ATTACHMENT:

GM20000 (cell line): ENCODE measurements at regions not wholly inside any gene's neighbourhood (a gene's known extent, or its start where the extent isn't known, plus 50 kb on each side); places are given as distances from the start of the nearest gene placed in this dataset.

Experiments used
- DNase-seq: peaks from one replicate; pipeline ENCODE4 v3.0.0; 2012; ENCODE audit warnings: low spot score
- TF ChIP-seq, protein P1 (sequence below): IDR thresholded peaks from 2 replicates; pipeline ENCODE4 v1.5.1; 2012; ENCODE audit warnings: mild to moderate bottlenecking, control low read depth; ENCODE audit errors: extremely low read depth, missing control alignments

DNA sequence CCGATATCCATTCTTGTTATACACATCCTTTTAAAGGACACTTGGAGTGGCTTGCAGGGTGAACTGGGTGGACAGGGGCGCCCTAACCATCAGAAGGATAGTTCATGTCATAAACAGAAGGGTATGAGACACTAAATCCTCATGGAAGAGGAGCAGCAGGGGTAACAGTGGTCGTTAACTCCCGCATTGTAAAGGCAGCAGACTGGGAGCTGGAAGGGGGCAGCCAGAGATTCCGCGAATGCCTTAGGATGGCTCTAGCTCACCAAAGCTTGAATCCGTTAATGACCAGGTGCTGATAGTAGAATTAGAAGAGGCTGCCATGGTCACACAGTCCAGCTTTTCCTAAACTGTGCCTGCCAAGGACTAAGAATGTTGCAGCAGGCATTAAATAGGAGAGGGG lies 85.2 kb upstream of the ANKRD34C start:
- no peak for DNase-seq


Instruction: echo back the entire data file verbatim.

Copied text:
GM20000 (cell line): ENCODE measurements at regions not wholly inside any gene's neighbourhood (a gene's known extent, or its start where the extent isn't known, plus 50 kb on each side); places are given as distances from the start of the nearest gene placed in this dataset.

Experiments used
- DNase-seq: peaks from one replicate; pipeline ENCODE4 v3.0.0; 2012; ENCODE audit warnings: low spot score
- TF ChIP-seq, protein P1 (sequence below): IDR thresholded peaks from 2 replicates; pipeline ENCODE4 v1.5.1; 2012; ENCODE audit warnings: mild to moderate bottlenecking, control low read depth; ENCODE audit errors: extremely low read depth, missing control alignments

DNA sequence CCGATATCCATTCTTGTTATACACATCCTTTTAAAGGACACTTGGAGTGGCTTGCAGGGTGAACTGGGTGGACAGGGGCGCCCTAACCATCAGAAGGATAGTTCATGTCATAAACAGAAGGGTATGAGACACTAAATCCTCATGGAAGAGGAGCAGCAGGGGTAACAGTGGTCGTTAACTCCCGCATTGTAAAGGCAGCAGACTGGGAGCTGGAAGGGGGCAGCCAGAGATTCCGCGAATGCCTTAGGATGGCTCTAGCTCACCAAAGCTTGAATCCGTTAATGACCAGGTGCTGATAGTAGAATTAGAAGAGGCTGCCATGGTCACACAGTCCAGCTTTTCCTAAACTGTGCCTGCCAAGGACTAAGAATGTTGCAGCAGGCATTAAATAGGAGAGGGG lies 85.2 kb upstream of the ANKRD34C start:
- no peak for DNase-seq